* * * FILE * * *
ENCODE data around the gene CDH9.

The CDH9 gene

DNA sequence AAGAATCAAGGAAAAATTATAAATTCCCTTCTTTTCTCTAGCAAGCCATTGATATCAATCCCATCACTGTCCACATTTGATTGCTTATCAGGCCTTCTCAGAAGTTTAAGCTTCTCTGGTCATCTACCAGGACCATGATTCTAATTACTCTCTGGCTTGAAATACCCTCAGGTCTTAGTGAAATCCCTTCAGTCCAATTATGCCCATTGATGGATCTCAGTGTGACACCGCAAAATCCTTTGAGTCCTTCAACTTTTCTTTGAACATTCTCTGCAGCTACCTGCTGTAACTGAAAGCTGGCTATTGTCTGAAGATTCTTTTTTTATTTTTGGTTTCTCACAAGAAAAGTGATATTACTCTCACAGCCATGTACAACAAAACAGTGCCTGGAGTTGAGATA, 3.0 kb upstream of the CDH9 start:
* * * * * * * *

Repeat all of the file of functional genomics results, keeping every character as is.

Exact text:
ENCODE data around the gene CDH9.

The CDH9 gene

DNA sequence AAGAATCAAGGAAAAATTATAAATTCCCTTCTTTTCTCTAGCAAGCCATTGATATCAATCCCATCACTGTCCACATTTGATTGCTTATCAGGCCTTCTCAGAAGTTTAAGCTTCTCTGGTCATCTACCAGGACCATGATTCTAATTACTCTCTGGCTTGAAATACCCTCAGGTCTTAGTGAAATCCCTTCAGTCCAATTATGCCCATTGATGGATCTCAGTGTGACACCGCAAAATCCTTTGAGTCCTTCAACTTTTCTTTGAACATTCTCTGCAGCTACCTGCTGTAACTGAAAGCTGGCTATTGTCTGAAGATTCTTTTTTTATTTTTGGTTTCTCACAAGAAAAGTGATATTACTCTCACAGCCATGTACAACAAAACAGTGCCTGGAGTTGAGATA, 3.0 kb upstream of the CDH9 start: